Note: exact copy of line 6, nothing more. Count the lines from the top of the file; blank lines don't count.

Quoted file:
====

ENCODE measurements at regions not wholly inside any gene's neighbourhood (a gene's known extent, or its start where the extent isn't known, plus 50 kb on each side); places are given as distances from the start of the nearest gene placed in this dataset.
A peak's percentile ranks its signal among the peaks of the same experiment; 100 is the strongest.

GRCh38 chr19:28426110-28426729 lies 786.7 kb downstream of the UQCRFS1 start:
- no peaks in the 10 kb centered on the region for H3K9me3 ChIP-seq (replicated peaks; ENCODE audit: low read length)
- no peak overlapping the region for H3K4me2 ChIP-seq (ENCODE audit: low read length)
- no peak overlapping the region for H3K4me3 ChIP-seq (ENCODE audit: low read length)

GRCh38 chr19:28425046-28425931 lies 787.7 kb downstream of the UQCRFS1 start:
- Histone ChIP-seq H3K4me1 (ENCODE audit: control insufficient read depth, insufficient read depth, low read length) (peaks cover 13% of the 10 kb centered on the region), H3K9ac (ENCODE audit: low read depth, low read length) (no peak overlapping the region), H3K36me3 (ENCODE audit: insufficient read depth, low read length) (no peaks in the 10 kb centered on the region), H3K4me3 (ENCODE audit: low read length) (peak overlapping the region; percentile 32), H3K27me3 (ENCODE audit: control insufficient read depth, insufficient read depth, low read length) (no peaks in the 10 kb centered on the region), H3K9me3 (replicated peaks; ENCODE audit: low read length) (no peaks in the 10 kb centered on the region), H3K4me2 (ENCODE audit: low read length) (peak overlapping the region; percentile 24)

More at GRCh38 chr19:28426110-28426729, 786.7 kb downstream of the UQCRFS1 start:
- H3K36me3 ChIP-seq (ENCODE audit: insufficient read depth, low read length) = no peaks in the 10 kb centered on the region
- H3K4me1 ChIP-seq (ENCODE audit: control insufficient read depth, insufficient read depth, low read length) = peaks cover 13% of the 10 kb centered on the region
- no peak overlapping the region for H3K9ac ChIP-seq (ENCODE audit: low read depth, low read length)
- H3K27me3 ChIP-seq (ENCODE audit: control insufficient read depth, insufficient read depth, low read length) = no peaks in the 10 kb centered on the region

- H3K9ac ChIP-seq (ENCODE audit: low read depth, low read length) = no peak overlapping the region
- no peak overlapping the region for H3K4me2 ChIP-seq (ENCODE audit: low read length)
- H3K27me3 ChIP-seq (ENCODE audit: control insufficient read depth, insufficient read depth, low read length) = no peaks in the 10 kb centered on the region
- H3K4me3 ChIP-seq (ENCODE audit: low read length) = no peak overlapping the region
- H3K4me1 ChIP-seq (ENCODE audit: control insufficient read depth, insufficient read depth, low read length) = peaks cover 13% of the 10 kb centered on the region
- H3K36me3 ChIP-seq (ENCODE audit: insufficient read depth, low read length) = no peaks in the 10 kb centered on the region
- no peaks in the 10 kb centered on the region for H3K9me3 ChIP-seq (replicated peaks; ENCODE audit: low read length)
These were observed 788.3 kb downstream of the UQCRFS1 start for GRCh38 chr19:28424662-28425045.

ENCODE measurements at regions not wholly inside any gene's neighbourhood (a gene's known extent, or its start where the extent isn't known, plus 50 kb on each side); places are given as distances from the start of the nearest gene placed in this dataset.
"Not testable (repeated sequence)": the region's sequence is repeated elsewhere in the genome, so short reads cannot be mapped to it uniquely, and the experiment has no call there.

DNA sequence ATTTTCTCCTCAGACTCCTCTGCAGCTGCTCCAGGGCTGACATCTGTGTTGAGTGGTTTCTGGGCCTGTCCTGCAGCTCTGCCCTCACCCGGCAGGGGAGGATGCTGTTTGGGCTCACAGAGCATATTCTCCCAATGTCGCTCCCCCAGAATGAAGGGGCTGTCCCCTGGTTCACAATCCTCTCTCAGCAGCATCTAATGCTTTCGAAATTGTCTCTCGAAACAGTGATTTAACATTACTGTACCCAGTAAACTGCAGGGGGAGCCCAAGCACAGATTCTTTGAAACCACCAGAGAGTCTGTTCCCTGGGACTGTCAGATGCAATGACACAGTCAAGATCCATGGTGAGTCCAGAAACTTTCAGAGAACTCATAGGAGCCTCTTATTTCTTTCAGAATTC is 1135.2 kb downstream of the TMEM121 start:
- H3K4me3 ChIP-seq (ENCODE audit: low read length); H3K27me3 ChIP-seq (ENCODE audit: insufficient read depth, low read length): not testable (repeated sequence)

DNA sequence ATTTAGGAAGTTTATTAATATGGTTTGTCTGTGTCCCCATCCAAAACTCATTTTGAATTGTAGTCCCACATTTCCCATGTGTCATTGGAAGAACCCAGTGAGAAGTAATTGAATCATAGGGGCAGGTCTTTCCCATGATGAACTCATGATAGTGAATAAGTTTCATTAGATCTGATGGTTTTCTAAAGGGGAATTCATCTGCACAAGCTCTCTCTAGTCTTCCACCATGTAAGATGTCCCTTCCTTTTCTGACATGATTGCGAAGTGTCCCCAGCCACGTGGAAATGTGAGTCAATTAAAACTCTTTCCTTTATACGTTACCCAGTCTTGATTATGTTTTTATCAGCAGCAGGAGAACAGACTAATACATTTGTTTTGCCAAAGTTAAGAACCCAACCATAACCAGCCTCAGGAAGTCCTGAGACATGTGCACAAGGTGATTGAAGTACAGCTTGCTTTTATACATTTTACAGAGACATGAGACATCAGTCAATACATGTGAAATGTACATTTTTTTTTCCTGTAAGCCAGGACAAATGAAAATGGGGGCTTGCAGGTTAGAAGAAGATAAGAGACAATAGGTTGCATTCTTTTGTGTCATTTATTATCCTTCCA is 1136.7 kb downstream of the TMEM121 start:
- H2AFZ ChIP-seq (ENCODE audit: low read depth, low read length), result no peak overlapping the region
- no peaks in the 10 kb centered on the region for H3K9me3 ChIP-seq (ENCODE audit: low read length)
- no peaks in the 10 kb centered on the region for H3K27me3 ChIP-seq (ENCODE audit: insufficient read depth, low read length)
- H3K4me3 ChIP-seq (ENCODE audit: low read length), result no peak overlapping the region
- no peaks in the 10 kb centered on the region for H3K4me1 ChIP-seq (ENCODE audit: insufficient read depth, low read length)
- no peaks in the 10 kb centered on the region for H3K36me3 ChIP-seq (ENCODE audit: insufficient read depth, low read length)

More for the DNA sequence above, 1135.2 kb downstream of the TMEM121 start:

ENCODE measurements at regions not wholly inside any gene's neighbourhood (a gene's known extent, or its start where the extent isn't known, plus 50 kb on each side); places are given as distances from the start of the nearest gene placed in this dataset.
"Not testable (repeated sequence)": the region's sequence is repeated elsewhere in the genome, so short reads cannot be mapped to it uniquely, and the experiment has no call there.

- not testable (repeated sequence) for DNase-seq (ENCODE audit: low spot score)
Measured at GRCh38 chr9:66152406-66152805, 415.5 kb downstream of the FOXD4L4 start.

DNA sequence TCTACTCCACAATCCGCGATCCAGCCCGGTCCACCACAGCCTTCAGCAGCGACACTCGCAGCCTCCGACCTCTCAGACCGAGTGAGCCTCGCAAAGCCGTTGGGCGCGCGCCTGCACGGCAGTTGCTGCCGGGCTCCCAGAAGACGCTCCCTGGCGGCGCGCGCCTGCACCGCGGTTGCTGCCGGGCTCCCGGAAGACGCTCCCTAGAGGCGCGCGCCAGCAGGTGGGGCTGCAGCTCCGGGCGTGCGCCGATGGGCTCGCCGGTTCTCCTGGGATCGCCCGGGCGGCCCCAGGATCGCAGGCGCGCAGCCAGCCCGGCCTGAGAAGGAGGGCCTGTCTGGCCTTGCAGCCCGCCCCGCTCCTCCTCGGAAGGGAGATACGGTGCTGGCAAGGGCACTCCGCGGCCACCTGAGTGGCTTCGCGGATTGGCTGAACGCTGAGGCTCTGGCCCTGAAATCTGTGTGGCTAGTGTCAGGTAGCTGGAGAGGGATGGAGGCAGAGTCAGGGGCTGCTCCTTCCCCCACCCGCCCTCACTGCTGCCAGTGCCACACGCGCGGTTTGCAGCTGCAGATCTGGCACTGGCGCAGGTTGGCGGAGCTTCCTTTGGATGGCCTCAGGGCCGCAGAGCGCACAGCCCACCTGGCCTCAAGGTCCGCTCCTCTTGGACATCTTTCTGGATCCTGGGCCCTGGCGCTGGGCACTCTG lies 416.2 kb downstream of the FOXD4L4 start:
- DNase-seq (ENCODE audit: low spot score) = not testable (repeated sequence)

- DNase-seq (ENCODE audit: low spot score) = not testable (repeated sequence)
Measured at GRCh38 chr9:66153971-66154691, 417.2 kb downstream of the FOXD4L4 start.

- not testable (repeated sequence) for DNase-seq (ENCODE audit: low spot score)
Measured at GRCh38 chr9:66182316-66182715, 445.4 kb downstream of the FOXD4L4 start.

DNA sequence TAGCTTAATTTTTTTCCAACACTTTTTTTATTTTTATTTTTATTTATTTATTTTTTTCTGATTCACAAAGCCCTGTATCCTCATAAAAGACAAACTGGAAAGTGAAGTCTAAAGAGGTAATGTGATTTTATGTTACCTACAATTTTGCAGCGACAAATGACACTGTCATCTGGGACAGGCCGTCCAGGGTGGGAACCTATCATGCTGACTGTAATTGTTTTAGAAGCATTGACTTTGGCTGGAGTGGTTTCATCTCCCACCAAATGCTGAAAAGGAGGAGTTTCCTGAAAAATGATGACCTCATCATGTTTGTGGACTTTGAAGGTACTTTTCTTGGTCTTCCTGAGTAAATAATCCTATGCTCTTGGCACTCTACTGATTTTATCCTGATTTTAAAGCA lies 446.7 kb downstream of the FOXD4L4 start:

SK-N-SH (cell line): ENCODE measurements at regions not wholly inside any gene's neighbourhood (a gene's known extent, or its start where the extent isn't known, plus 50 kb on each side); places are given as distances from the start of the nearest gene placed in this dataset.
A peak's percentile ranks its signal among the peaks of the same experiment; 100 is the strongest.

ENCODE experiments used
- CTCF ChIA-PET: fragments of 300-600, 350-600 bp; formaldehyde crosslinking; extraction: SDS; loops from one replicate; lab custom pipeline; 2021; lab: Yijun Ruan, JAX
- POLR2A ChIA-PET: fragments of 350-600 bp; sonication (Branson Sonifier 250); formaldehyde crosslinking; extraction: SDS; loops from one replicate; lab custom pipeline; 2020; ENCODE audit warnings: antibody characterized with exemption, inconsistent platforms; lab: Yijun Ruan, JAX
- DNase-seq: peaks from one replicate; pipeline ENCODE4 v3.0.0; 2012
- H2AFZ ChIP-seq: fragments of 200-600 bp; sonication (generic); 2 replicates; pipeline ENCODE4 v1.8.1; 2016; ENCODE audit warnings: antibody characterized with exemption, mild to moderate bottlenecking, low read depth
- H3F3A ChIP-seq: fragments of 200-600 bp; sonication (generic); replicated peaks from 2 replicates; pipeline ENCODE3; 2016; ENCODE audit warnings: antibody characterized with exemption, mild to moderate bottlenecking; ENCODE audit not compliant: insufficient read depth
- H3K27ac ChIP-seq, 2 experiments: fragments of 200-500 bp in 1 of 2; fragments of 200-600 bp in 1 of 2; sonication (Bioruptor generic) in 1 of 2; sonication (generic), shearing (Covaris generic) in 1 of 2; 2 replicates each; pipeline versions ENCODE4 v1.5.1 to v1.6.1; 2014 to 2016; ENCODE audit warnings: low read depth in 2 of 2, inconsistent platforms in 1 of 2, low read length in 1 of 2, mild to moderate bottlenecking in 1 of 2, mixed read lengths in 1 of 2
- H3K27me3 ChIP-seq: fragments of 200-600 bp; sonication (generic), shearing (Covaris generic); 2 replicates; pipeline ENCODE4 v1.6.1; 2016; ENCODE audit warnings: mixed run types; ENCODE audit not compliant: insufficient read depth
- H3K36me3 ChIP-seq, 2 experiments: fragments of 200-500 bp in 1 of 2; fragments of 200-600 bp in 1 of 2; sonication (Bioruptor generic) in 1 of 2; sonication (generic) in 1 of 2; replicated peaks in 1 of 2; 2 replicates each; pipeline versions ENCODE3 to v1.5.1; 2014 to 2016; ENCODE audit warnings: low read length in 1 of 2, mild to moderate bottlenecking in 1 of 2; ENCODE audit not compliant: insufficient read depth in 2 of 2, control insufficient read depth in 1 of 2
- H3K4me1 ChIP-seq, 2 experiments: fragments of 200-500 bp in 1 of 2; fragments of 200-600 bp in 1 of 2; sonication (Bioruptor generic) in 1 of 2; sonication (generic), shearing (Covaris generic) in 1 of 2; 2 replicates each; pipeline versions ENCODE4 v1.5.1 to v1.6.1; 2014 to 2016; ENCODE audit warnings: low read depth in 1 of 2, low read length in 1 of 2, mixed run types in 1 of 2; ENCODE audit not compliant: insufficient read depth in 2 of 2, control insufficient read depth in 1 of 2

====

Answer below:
- no peak overlapping the region for H3K4me3 ChIP-seq (ENCODE audit: low read length)